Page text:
My second story starts right before the end of the 1st half in the second round of the play-off against Wartburg at the Catdome in 2002. As we march down the field with not much time left on the clock Ty Mathews calls a pass play. As we break the huddle around the 35 yard-line Ty recognizes where not getting the look we want so with 10 seconds left he checks to Fire Bronco (draw). It ended up being a great call as D-russ scrambled 35+ yards to dive for the pile-on breaking a few tackles on the way eventually scoring on the last play of the half. The best part was his gross/unathletic celebration as he jumps with both hands on the ball and both knees around his chest. He looked like one of 4 cheerleaders we had on the sideline. Anyway, it was one of those plays that will always stick in my mind as typical D-russ determination. There are many examples of the man, the myth, the legend of D-russ and with him in the backfield I always felt we were going to get his best (example.. Whitworth same year). Thanks for the opportunity to talk about a great football player and even better human being. ---Catdome! #89 Luke Buchheit

Sunday, May 18, 2008

Alumni Photo File: Brandon Hazenberg

Former Wildcat All-American Brandon Hazenberg sent some pictures to share with Brandon is currently the defensive back coach for the Boise Burn and will be entering his 3rd year as an assistant for the 'Cats. Enjoy the photos and if you follow 'Cats have pics you want to share please drop me a line at 'Cats recently enjoy a SF Giants ball game.Brandon Hazenberg and Casey Allen hang out with some Boise Burn fans.Most excellent Halloween outfits Wayne and Garth.

Wednesday, May 7, 2008

Legends Blog: Joe Dominey "You damm well better believe you are going to get to the QB"

Former Linfield All-American Defensive Tackle and newly minted "Linfield Legend", Joe Dominey, was gracious enough to pen an truly epic blog entry that recalls some great stories of Joe's days at Linfield, catches you up with where Joe is at now, and reflects on how the lessons of Linfield still impact Joe's drive for success today.

For me, this is probably the best thing I've posted on the blog to-date and that is saying something. This is a MUST read for not only any Linfield fan but for anyone that loves football.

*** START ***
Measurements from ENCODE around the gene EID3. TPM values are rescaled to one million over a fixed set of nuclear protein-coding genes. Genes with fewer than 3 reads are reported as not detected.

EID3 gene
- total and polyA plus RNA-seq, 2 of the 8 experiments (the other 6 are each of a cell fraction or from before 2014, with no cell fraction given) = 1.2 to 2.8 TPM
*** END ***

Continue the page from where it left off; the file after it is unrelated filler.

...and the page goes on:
Thank you Joe! -Wildcat11


“What did you say paper champion,” said Dominey.

“I’m going to beat you like a dog,” shouted back Gillson.

“Klubber, what’s your prediction for the fight,” questioned Dominey.

“Prediction, pppaaaaaiiiiinnnnnnnnnnn,” said Gilson.

And so would begin another day of daily doubles at the Catdome. Man I miss those days. Chase Gillson and I would recite lines from Rocky III every day during doubles while we stretched at 7:30 a.m. in 1994. We would go back and forth out loud with Chase playing Rocky and me Klubber, and then we would switch roles the next day.

We loved it. Chase and I would carry on getting louder and louder during the stretch.

“There won’t be no quick knock down this time, I’m gonna torture him, I’m gonna crucify him, real baaaaadddd,” said Dominey.

As we got louder and louder the offensive lineman would bitch and moan because that’s what fat cow offensive linemen do. They bitch it’s too hot, it’s too cold, practice is too long, they are too fat. For crying out loud go eat another half dozen sandwiches. The pretty boy quarterbacks wouldn’t say anything because they knew that Chase and I along with the rest of the defense could absolutely care less about the stupid stop on contact rule. Red jersey or not, pretty boys were live too every day.

Man I miss those days something fierce. I miss stretching, I miss one-on-one pass rush drills, I miss goal line situations, I miss messing around in the locker rooms, I miss meetings and film sessions. I miss it all.

If only we could start everyday at work by stretching, reciting Rocky III lines and going seven-on-seven live. Nothing like it in the world. We could solve a lot of problems in the work force in America if everybody had to strap it up and go live. “What did you say paper boss. I’m gonna beat you like a dog for making me stay late.” Like the Terry Tate office linebacker commercials, only with a d-lineman in the starring role. It’s all about casting.

It truly is an honor to get a chance to blog on First of all some major attaboys to Wildcat11. What a tremendous job he has done on this website. WC11 contacted me by email a couple of months ago and told me about the site. I spend a lot of time in hotels with my job and I would sit and watch the videos and think about the good old days. The work that he puts in to is tremendous. Ryan was a great football player at Linfield. His desire is what made him great and you can see that he still has the desire to be great at what he does with the website. The videos improve each and every year because he strives to get better, just like a Linfield football player should. Plus he showed great intelligence early in his career by moving from the QB position to DE. Talk about moving up in the world, I mean outhouse to the penthouse.

I have endured a crazy road here to San Antonio. I currently work for the San Antonio Rampage in the American Hockey League as a radio play-by-play announcer. We are the top affiliate of the Phoenix Coyotes.

If you knew me in college you know that I never stopped talking. I repeat NEVER. “Come on; let’s drop the hammer on these guys. It’s safety time, it’s safety time” and this was usually preceded and followed by a whole lot of profanity.

Working in radio I have had to tone down the profanity (although if Howard Stern starts returning my calls I am back to my old self baby), but I am still running my mouth for a living. If you want hear some of the samples of my work here are a couple links.

In my broadcasting career I have worked in Astoria, OR, McMinnville, OR, Portland, OR, Billings, MT, Yakima, WA, Seattle, WA, Boise, ID, Memphis, TN, Laredo, TX and now San Antonio. Much traveled certainly describes my career.